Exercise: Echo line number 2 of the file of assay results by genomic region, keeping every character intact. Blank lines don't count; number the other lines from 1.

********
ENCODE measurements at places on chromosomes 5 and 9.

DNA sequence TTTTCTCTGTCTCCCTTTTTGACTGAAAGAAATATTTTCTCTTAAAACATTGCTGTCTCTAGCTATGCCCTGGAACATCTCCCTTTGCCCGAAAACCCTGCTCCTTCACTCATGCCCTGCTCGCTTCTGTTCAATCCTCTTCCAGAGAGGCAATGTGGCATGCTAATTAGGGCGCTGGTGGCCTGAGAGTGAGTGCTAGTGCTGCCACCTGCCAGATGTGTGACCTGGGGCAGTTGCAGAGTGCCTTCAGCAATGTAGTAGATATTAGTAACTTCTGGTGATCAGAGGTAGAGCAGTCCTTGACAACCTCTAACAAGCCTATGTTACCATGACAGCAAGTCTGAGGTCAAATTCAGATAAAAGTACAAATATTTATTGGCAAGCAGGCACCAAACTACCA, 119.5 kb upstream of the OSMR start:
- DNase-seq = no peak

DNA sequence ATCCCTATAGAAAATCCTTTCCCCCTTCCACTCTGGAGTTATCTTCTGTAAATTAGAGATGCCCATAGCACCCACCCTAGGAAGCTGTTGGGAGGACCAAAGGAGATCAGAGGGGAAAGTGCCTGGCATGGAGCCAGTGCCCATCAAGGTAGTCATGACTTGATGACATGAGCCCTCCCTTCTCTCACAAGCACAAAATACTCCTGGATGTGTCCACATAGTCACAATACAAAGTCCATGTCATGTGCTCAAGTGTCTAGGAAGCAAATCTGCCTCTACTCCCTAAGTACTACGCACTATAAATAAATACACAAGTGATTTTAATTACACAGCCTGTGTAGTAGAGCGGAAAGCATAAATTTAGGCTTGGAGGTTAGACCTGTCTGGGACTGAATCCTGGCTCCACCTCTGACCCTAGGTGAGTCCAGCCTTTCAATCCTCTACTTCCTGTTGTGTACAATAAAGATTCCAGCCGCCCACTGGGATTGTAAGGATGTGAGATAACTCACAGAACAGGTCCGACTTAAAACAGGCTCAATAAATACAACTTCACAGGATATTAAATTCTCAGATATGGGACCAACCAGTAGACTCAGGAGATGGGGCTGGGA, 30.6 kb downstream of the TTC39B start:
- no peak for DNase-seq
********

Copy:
DNA sequence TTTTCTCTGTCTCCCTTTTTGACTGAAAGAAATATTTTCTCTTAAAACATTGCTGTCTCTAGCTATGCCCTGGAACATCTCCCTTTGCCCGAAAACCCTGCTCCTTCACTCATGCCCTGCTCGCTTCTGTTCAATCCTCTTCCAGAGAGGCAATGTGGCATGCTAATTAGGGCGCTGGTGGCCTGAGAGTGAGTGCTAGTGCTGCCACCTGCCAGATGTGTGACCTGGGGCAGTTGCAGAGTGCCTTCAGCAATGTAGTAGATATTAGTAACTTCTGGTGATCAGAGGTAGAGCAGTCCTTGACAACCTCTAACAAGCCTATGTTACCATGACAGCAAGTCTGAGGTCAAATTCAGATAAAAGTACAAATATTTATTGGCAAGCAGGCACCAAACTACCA, 119.5 kb upstream of the OSMR start: